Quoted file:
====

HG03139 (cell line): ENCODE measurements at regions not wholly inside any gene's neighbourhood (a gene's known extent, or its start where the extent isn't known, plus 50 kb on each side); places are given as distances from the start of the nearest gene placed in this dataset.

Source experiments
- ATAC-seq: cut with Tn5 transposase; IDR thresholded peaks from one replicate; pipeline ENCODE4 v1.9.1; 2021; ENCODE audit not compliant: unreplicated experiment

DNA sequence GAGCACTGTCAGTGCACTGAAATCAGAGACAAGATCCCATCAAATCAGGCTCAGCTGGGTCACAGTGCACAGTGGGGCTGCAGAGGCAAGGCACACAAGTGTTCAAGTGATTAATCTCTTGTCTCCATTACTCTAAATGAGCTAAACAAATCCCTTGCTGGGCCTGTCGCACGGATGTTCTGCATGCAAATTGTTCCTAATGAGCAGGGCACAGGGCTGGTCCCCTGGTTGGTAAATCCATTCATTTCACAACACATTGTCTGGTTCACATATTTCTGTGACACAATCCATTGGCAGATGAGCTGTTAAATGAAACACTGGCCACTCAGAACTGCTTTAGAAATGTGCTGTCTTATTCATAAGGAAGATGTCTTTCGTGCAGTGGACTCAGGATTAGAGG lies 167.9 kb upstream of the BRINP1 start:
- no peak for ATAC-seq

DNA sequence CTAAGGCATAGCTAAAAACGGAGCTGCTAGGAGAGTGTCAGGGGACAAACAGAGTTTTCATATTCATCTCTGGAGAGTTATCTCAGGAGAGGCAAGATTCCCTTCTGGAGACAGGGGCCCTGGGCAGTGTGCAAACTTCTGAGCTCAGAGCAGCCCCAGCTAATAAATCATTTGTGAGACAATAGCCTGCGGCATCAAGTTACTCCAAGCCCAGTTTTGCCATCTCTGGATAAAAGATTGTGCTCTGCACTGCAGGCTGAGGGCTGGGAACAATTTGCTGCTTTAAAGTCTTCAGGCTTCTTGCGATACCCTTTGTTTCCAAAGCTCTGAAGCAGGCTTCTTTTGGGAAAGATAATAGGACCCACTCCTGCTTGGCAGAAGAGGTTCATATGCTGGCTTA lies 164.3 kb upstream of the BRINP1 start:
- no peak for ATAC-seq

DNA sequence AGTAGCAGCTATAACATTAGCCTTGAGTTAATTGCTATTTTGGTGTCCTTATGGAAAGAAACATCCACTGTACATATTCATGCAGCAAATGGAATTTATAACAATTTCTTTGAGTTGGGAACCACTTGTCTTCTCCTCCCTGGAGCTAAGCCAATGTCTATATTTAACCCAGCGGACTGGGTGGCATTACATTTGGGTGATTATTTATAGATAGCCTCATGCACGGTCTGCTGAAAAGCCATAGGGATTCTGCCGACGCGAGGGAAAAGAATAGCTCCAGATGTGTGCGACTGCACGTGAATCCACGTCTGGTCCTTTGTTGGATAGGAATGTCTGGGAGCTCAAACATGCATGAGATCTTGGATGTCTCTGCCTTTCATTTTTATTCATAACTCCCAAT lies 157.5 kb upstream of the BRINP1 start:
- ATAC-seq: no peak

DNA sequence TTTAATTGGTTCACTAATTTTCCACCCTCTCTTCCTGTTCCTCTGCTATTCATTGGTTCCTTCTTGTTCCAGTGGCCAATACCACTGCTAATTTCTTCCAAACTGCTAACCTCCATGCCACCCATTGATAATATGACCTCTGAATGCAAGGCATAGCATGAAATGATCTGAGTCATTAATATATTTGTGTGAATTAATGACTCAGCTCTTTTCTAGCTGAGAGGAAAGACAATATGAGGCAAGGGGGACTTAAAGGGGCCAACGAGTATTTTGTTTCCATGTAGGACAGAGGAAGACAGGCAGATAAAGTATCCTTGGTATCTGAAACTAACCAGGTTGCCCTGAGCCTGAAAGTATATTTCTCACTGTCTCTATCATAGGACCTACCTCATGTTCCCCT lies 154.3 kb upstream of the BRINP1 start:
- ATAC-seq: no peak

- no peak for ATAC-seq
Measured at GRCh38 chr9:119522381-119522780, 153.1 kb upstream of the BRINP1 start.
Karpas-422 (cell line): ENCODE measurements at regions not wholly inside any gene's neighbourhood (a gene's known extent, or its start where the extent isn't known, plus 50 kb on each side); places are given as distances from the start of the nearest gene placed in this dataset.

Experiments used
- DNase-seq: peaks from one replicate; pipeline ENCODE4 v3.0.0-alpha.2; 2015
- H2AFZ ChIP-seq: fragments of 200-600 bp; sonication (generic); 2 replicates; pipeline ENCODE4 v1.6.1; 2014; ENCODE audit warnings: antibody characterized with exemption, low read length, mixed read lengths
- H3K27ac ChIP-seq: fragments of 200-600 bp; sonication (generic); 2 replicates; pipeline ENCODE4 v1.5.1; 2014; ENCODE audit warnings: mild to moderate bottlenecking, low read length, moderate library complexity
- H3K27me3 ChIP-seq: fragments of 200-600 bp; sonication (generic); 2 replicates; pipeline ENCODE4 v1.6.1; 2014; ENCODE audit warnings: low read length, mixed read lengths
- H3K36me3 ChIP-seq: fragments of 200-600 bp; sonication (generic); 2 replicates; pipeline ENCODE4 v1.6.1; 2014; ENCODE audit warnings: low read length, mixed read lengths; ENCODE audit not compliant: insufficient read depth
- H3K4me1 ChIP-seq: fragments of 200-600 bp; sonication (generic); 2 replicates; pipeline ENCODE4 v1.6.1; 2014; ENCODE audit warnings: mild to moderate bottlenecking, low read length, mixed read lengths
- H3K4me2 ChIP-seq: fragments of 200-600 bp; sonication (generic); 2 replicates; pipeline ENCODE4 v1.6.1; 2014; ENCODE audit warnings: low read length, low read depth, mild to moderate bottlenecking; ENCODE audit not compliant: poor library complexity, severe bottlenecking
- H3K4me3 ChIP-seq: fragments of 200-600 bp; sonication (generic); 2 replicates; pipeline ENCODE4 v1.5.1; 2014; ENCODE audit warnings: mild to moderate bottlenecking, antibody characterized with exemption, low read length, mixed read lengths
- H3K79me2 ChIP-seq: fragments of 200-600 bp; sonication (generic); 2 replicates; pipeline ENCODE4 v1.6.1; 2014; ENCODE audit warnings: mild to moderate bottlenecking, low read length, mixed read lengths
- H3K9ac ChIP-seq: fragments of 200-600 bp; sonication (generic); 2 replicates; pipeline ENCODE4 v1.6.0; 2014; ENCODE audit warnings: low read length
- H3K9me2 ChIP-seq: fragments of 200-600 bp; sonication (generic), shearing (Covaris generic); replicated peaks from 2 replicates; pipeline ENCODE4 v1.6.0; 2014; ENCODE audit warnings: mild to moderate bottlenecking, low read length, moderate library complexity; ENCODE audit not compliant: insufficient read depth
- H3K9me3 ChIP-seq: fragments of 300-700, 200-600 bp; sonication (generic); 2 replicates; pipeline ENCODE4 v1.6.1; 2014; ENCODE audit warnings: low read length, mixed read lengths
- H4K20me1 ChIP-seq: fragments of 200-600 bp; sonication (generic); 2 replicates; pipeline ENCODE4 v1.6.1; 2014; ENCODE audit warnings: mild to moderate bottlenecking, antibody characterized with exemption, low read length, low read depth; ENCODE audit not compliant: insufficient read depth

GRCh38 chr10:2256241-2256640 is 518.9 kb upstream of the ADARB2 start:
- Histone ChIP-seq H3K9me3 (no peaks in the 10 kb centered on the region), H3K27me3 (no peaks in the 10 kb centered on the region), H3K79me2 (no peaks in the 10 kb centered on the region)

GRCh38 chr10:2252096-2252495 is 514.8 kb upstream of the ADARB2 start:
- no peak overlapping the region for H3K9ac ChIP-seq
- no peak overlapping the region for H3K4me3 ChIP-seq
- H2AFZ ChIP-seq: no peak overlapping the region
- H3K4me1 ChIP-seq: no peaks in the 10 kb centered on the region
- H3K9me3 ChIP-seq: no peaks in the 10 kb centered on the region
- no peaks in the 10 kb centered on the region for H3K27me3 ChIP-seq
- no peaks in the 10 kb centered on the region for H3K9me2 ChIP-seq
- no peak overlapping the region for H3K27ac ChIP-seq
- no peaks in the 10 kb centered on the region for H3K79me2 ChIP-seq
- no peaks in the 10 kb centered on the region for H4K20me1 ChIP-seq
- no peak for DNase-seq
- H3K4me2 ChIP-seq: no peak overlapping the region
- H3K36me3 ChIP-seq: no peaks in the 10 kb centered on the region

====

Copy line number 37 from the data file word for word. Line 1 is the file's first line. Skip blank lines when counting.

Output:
- no peaks in the 10 kb centered on the region for H3K27me3 ChIP-seq